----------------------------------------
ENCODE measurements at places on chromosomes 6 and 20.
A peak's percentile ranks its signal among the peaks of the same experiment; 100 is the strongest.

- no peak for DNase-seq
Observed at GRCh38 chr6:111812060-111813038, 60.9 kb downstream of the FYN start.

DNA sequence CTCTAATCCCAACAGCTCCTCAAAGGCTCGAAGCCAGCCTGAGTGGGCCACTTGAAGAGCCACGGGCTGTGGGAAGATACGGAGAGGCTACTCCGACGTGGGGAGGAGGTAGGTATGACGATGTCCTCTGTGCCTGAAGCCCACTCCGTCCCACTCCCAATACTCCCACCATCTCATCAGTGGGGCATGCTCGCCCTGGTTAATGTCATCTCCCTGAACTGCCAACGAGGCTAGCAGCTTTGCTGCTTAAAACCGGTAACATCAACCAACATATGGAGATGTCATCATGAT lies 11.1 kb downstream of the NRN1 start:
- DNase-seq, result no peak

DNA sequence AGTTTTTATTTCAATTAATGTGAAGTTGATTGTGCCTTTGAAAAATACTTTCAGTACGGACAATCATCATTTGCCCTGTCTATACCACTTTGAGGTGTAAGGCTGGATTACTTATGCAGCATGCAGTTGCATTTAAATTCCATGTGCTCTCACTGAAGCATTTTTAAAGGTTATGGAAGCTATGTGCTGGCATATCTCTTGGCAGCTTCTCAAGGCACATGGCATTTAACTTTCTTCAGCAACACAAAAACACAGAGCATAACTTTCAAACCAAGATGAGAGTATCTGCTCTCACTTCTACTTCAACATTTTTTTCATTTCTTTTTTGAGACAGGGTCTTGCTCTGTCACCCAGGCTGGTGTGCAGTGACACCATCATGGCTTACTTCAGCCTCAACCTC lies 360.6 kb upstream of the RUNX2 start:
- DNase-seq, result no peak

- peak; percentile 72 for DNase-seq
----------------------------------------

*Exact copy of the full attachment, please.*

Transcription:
ENCODE measurements at places on chromosomes 6 and 20.
A peak's percentile ranks its signal among the peaks of the same experiment; 100 is the strongest.

- no peak for DNase-seq
Observed at GRCh38 chr6:111812060-111813038, 60.9 kb downstream of the FYN start.

DNA sequence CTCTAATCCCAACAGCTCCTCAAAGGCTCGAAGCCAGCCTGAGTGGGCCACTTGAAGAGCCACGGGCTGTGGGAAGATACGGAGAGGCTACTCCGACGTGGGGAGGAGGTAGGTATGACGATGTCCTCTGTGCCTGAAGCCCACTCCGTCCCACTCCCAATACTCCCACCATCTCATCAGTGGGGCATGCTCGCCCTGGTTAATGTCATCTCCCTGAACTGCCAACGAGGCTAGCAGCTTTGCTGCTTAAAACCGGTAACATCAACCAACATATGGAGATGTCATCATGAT lies 11.1 kb downstream of the NRN1 start:
- DNase-seq, result no peak

DNA sequence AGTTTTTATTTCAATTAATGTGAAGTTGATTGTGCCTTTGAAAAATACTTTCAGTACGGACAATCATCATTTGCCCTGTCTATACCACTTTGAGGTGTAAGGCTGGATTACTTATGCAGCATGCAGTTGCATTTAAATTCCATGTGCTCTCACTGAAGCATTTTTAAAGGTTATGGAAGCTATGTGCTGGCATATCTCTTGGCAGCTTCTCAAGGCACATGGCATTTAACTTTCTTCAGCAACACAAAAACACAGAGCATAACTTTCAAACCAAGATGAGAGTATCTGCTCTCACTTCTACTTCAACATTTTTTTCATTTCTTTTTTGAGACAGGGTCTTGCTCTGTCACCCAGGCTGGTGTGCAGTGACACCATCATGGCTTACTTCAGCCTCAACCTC lies 360.6 kb upstream of the RUNX2 start:
- DNase-seq, result no peak

- peak; percentile 72 for DNase-seq